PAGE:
Q&A with Lobbyist and small-business advocate Bob Clegg

Bob Clegg is a Hudson contractor who has had a long and varied career in politics, eventually rising to become Republican leader in the state Senate. Today he works as a lobbyist and is founder of the New Hampshire Small Business and Small Industry Association.

Q. When you were senator, every time you began a speech, you would say, “I was once a small-business man.” Tell us about your businesses.

A. I ended up going to work for the guy that was building my house. They were all friends of mine, and before I knew it, I bought into the business, and we just grew from there. There were different names for the businesses. CNC construction was one of them — Clegg needs cash.

Q. How did you get involved in politics?

A. I had a problem with the workers’ comp rates, and I called the state representative and said, “You got to do something,” and he got pretty nasty and said, “If you don’t like it, why don’t you come up and do it yourself?” So I did.

They put me on the Labor Committee. They had it all taken care of, and I would just vote – “We’ve already made our deals.” And I said, “You don’t understand — you don’t have it right.” The reforms that actually happened were based on the fact that we wouldn’t say yes.

Q. Give us one highlight of your Senate career.

A. When the insurance industry attempted to remove obesity-related surgery from insurance coverage.

Q. You had had the surgery yourself, but it still was kind of like Nixon going to China.

A. Exactly! But you know it was the right thing. When you have someone taking 15 shots or pills for diabetes a day, he was costing the system before he had the surgery.

Q. Have you changed you mind about other health insurance mandates?

A. When it comes to methods that actually produce a cure, then I think we ought to look at it.

Q. You were critical of the Business and Industry Association on the Senate floor.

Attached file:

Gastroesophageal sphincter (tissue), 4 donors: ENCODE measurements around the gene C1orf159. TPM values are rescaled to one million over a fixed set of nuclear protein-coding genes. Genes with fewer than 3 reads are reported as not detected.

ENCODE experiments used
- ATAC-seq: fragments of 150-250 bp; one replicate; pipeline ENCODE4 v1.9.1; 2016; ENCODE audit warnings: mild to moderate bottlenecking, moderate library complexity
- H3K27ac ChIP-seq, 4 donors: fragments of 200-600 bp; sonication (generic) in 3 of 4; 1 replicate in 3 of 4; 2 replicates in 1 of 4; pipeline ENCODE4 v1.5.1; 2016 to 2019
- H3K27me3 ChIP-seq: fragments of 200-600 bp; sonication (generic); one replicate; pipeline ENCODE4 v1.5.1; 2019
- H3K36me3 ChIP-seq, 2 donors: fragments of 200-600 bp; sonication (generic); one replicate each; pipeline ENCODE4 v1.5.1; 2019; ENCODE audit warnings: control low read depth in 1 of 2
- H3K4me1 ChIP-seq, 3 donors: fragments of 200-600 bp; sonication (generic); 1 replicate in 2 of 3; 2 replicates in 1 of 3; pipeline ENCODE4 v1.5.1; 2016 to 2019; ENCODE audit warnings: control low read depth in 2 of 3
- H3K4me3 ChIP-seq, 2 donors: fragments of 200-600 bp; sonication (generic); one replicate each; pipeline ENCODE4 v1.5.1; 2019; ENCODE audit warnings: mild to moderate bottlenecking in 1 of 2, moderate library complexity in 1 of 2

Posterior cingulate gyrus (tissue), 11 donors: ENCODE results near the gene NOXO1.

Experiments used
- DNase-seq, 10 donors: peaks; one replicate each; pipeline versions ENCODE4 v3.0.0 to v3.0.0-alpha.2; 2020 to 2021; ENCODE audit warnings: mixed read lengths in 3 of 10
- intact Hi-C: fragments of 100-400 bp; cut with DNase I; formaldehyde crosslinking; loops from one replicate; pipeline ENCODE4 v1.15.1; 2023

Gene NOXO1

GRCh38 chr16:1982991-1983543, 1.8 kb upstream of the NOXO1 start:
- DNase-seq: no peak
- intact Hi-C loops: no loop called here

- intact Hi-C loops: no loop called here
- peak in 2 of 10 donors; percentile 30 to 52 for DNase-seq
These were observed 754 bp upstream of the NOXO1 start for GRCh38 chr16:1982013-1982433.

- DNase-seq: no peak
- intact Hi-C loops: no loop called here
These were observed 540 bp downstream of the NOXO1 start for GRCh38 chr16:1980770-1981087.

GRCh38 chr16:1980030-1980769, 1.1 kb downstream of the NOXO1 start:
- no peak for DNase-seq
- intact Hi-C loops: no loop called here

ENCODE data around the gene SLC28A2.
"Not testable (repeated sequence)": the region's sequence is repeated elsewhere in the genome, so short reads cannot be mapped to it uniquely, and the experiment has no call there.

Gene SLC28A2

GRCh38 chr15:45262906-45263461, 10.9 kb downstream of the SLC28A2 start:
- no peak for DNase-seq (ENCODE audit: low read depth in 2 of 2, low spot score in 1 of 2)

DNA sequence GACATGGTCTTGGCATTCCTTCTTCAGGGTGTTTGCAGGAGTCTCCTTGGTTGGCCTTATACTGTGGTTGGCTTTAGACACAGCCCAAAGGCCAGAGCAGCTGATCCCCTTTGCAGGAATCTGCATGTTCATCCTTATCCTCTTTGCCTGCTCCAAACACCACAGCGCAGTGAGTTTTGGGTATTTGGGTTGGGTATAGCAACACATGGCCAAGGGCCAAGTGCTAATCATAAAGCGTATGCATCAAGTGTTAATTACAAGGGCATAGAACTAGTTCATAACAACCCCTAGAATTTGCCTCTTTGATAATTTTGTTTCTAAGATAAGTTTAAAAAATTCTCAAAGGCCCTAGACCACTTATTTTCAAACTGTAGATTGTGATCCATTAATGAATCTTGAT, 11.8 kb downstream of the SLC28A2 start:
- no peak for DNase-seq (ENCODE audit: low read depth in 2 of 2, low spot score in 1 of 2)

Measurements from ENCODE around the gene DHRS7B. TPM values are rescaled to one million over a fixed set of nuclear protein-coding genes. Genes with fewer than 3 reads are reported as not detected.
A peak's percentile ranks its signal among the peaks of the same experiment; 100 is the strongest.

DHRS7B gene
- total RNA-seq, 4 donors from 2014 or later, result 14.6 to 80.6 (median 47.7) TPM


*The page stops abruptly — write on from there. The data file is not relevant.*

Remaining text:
A. It started in the House. They came in and said, “Please increase the business profits and business enterprise tax. We want to help with the school-funding issue.” Well, we increased that tax and took a lot of flack from businesses. I said to them speak to the people who claim that they are the state’s chamber of commerce.

My final problem was about a bill that would make it easier for businesses to work with a leasing company. The BIA board voted to support it. All of a sudden, their big member, Liberty Mutual, said you can’t do that, because we won’t make as much money. What about all the people that are involved in these employee leasing organizations? All the companies that do business with leasing companies are smaller companies.

Q. Is that why you started your organization?

A. We started the Small Business and Small Industry Association to show people that we are not interested in representing Public Service or Liberty Mutual. BIA – which we have publicly called the Big Industry Association — that’s their venue. They can keep it.

Q. How are you doing in building your organization?

A. We have 498 people. Very few people have been able to afford the dues. We didn’t open this to make money. Let’s face it – small-business people are in business to make a living and are barely make a living.

Bob Sanders can be reached at bsanders@nhbr.com.